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Billboard’s Mobile Entertainment Live, the pre-conference day before CTIA, started this morning with a panel including Michael Nash, EVP of…

Billboard’s Mobile Entertainment Live, the pre-conference day before CTIA, started this morning with a panel including Michael Nash, EVP of Digital Strategy and Business Development from Warner Music Group (NYSE: WMG), and Paul Smith, head of major label relations for Nokia (NYSE: NOK), moderated by Antony Bruno of Billboard. The show kicked off with an extraordinarily light audience, with organizers blaming airport delays, and flights having a hard time getting into San Francisco.

Comes With Music: Smith said last week they announced the launch of Comes With Music in the U.K., which will be available through 810 Carphone Warehouse stores. We haven’t made any announcements with cost. There will be more announcements coming shortly. There’s a real need for new business models in this marketplace. Nokia is concerned about the role of the consumer and keeping them happy. We believe in giving them choice. Last year, we announced that Nokia wanted to be an Internet company with music, maps, etc. They are going to be sustainable businesses. Without going into precise figures, if you bundle Comes With Music with various devices, we have the ability to massively change this business. 147 devices represent the number of music-enabled devices, but they will not become all Comes With Music devices.

Music industry’s perspective: Nash: “We love this model and would love to see it role out as broadly as possible. We’d love to see some significant percentage of music-enabled footprint attached to the Comes With Music plan. With this approach that Nokia is taking, where there’s an out-of-the-box experience, where you are a music subscriber right out of the phone. I think you are going to see scaled achieved this this type of approach.”

Much more after the jump

Revenue generation: What’s the bigger revenue play, the music or the sale of the phones? Smith: “The reason Nokia is making this play, is to create a profitable, sustainable business. Device sales, you can’t ignore device sales. They will remain an important part of the business, but it will not be a key driver in selling devices. We are in this business to make money from music.” From Nash’s perspective: “We want more alignment. When you have that, you have the best interest in acquiring and maintaining the consumer. Every time someone acquires a Comes With Music customer, we acquire a customer. We are deeply interested in having Nokia succeed.” Marketing plans? Nash: “The music industry needs to shift approach to marketing…There’s a philosophical shift that will be required that will be focused on this kind of access model.” Smith: “We are partnering with the music industry. With respect to integration going forward, this is ultimately a premium product, so we are concerned with customers…providing access to a VIP room, etc.”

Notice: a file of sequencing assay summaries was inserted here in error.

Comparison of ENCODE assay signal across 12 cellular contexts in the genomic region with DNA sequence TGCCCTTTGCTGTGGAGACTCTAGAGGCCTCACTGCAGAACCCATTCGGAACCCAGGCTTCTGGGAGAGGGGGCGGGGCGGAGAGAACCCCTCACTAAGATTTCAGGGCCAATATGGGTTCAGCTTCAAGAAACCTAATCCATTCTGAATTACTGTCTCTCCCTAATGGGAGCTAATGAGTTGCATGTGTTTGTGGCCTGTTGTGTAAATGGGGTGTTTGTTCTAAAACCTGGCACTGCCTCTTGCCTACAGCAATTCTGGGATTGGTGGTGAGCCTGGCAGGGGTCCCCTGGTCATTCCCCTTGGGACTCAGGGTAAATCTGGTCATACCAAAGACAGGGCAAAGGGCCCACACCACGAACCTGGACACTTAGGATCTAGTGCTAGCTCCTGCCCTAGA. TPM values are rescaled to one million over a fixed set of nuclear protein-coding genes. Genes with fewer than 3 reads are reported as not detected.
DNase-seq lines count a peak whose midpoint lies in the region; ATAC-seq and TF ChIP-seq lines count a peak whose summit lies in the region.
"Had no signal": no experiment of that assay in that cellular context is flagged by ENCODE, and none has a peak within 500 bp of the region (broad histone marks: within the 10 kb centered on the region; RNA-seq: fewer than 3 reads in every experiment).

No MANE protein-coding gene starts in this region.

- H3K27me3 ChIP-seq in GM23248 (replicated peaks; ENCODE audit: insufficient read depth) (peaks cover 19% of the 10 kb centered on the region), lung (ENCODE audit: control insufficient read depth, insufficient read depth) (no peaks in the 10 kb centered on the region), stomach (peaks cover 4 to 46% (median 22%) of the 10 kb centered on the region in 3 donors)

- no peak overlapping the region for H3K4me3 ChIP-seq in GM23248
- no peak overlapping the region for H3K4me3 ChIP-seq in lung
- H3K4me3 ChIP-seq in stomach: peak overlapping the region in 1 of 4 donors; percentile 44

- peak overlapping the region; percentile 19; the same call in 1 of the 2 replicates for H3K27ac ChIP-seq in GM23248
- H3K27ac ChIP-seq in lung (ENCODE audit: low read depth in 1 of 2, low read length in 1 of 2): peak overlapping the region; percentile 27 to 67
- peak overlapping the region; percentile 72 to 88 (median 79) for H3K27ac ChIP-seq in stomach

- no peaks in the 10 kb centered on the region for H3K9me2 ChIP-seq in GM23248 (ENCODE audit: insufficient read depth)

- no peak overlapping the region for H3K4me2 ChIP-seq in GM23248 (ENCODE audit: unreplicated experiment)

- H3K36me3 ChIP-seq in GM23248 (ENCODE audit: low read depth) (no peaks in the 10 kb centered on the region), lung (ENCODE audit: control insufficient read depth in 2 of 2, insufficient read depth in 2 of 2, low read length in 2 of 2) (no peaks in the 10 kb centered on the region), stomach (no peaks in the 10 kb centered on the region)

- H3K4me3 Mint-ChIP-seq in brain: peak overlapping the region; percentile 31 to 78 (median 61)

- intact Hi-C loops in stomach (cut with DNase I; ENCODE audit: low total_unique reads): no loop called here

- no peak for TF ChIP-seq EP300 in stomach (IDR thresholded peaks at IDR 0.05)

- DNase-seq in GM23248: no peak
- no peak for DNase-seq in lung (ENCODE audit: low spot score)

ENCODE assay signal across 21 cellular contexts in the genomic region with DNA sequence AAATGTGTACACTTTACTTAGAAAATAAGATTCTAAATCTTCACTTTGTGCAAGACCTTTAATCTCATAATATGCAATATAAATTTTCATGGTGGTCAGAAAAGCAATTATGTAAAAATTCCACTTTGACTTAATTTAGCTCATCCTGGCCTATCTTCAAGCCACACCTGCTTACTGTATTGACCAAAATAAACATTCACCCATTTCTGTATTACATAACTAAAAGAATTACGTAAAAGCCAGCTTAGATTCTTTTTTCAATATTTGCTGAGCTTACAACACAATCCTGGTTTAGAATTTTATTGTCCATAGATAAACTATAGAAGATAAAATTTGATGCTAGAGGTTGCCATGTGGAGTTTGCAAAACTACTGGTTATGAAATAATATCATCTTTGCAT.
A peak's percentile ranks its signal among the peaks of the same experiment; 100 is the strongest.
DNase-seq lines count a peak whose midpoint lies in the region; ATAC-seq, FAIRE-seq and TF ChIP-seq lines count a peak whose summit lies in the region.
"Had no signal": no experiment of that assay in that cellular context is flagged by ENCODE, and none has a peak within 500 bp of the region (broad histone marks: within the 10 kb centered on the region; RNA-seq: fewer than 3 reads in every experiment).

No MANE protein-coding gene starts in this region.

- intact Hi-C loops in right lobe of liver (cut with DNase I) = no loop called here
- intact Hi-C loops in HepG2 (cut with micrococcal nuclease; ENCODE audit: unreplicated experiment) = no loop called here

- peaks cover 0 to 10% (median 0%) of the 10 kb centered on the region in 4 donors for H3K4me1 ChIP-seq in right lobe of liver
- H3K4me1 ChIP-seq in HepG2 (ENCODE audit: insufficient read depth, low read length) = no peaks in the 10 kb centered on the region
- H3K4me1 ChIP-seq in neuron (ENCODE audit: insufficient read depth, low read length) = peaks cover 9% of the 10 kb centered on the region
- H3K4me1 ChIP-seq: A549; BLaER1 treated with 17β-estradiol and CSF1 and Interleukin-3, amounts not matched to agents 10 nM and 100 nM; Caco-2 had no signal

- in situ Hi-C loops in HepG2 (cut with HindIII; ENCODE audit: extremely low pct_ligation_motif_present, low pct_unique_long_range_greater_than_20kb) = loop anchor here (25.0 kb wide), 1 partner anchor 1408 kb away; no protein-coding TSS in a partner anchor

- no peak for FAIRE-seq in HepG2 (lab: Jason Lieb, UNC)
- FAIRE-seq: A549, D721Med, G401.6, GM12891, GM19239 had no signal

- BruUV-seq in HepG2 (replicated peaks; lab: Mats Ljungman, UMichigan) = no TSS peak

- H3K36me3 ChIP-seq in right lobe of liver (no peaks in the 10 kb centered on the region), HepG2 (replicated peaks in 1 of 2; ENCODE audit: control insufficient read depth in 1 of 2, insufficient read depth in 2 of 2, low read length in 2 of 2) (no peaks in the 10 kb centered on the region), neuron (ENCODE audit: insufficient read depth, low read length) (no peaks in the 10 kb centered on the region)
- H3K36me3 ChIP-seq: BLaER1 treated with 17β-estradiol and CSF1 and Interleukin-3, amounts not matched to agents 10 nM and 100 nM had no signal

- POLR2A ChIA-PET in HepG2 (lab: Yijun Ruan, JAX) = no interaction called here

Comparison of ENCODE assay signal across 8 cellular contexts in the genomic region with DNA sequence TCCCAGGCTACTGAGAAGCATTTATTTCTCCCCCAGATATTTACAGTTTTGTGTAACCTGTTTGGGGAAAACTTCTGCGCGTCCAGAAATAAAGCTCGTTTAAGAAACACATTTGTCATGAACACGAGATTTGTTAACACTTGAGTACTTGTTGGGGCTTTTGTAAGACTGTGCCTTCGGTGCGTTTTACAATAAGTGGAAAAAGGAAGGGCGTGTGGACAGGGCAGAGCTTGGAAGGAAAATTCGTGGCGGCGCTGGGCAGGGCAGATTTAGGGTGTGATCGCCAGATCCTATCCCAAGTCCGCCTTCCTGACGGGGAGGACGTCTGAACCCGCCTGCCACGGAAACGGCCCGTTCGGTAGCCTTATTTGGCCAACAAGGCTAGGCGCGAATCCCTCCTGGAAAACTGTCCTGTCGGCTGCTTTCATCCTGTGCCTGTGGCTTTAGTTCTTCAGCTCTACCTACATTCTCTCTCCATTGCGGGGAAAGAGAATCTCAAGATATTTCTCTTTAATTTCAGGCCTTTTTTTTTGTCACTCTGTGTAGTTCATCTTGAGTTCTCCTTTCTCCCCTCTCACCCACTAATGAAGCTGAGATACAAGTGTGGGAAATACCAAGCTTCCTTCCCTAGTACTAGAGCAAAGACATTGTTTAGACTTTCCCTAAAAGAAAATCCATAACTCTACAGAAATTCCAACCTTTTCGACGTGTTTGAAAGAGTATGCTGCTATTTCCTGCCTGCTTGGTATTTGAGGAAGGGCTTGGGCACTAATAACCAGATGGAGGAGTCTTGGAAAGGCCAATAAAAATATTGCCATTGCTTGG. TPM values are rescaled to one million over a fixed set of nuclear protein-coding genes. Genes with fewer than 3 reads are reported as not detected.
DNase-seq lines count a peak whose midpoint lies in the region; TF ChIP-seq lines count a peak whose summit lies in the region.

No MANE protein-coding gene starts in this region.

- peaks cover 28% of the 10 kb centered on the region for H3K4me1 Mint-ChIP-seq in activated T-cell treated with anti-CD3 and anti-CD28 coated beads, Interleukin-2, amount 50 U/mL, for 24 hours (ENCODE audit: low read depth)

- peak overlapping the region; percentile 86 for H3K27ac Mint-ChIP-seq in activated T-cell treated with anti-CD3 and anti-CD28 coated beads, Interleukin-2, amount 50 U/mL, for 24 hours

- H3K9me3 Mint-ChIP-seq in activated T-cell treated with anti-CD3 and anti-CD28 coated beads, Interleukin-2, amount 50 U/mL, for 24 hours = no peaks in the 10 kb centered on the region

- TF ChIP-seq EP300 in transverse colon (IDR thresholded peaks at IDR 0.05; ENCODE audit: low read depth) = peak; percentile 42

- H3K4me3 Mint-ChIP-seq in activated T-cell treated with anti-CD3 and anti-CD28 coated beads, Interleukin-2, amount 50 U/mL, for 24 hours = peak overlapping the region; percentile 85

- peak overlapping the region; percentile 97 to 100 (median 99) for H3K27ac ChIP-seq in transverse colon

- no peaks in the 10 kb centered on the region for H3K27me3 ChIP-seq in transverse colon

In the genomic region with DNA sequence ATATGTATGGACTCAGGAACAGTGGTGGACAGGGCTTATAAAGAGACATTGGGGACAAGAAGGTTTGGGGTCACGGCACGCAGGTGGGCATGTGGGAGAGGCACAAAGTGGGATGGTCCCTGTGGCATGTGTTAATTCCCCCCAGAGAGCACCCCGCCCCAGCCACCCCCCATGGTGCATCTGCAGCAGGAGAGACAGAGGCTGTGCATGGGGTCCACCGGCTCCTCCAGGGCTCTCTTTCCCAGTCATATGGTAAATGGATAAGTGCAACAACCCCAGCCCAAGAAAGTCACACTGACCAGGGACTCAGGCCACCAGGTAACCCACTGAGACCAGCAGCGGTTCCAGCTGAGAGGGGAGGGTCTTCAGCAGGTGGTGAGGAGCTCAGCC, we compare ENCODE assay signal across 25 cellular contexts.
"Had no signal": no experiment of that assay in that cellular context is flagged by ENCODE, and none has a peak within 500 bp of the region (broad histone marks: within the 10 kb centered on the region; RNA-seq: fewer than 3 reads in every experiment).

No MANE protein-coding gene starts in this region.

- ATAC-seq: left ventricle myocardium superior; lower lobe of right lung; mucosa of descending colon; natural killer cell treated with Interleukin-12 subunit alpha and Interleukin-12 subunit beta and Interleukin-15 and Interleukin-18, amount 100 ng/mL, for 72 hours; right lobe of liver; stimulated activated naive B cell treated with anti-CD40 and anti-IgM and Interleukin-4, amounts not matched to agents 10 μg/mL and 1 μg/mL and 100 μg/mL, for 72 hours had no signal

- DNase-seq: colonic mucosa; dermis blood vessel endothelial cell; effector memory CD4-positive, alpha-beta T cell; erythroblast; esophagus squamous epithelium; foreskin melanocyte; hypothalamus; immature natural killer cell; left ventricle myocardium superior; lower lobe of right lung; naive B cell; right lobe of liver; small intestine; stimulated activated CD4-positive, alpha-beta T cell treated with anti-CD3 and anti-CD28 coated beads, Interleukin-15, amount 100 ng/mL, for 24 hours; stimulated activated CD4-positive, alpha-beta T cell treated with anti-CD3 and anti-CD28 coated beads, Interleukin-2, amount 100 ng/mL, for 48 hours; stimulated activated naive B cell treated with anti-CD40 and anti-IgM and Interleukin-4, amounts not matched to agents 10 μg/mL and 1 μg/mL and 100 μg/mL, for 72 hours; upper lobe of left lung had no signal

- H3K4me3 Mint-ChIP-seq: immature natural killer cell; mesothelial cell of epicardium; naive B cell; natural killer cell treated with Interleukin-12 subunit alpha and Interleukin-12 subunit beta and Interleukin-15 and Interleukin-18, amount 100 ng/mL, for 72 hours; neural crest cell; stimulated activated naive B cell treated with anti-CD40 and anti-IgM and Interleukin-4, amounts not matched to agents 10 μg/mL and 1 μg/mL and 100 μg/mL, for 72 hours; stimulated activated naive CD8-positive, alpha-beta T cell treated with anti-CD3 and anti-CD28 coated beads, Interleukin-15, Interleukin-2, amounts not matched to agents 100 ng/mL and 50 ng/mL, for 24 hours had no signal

Why not the U.S.?: Smith: “The U.S. is a key market for us. It’s the No. 1 music market, but it’s a priority market for devices and services for Nokia. One size does not fit all. What we launch in the U.K. might not be what we launch here. We want to continue to make good music devices…We want to launch in the U.S. There are some consideration with carriers, we want to make the right content deals.”

Working with handset makers vs. operators: Nash: “I want to give credit to Nokia for having the vision, and doing the heavy-lifting behind the model. But there’s no reason why network operators can’t create interesting music propositions to customers. You are going to see an evolution of this space with how handset-makers and operators bundle content with other services. We want to be in the content plus connectivity equation, but we need to form better business models.”

Japan, the second-largest music market: Nash: “In Japan, you are seeing the deterioration of the master tone market. But in Japan, you have a compound annual growth rate of 34 percent, and five percent in the U.S., but what you see [in Japan] is the bundling of the full-track and master tone. It has livened up the mobile music proposition. I do think we have to focus on all aspects of the equation.”

Ad-supported music: Nash: “It’s key to the social media space. We think ad-sponsors is important when it comes to sampling and discovery, but you won’t be whole without a commercial component.”

  1. Yet another story about new trends in mobile music marketing. This is interesting because it shows another way for musicians to promote their music. What I think is more realistic is giving the opportunity to indie artists in creating and promoting their own ringtones to their fans. It could be a great new exposure method, create a buzz, get some new forms of revenue in. Of course, I think it will take some time to generate the kind of sustainable income anyone in the music industry wants to see, but at least its a step. Especially for DIY/independents in the music industry, perhaps mobile music could be a trial and error format. I'm interested to see where this goes.

    The Independent Music Awards has actually introduced a new category – Ringtone – allowing independent musicians to create and upload their own ringtones and compete for the winning spot, including print, radio, and online promotion for a full year. So this is just one example of another way mobile marketing in music is working for the musicians.

    Check out the info here: http://www.independentmusicawards.com

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